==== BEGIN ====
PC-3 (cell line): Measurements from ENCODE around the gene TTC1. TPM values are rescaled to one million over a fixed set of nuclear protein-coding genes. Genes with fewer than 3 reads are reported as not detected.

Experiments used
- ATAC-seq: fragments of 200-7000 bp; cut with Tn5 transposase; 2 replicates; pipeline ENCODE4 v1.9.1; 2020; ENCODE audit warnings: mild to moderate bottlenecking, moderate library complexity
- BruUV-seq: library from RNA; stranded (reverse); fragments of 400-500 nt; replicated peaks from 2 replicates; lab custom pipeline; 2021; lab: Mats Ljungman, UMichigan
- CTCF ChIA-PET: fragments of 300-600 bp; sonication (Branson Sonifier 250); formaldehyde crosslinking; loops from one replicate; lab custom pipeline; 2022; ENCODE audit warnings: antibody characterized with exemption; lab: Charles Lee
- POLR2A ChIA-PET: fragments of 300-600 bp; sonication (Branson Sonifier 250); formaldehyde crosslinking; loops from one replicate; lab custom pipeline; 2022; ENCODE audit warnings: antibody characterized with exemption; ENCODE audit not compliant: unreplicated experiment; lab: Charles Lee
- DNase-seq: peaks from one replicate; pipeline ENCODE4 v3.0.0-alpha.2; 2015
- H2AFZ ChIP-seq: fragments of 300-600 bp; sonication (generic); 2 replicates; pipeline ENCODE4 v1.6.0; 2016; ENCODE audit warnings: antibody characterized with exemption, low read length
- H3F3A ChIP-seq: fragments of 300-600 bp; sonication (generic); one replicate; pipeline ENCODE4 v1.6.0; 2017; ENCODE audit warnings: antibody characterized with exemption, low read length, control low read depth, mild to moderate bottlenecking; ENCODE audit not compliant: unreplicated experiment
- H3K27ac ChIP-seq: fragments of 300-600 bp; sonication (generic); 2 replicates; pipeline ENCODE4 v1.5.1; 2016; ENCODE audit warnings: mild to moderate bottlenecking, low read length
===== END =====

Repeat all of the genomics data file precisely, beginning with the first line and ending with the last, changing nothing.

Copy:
PC-3 (cell line): Measurements from ENCODE around the gene TTC1. TPM values are rescaled to one million over a fixed set of nuclear protein-coding genes. Genes with fewer than 3 reads are reported as not detected.

Experiments used
- ATAC-seq: fragments of 200-7000 bp; cut with Tn5 transposase; 2 replicates; pipeline ENCODE4 v1.9.1; 2020; ENCODE audit warnings: mild to moderate bottlenecking, moderate library complexity
- BruUV-seq: library from RNA; stranded (reverse); fragments of 400-500 nt; replicated peaks from 2 replicates; lab custom pipeline; 2021; lab: Mats Ljungman, UMichigan
- CTCF ChIA-PET: fragments of 300-600 bp; sonication (Branson Sonifier 250); formaldehyde crosslinking; loops from one replicate; lab custom pipeline; 2022; ENCODE audit warnings: antibody characterized with exemption; lab: Charles Lee
- POLR2A ChIA-PET: fragments of 300-600 bp; sonication (Branson Sonifier 250); formaldehyde crosslinking; loops from one replicate; lab custom pipeline; 2022; ENCODE audit warnings: antibody characterized with exemption; ENCODE audit not compliant: unreplicated experiment; lab: Charles Lee
- DNase-seq: peaks from one replicate; pipeline ENCODE4 v3.0.0-alpha.2; 2015
- H2AFZ ChIP-seq: fragments of 300-600 bp; sonication (generic); 2 replicates; pipeline ENCODE4 v1.6.0; 2016; ENCODE audit warnings: antibody characterized with exemption, low read length
- H3F3A ChIP-seq: fragments of 300-600 bp; sonication (generic); one replicate; pipeline ENCODE4 v1.6.0; 2017; ENCODE audit warnings: antibody characterized with exemption, low read length, control low read depth, mild to moderate bottlenecking; ENCODE audit not compliant: unreplicated experiment
- H3K27ac ChIP-seq: fragments of 300-600 bp; sonication (generic); 2 replicates; pipeline ENCODE4 v1.5.1; 2016; ENCODE audit warnings: mild to moderate bottlenecking, low read length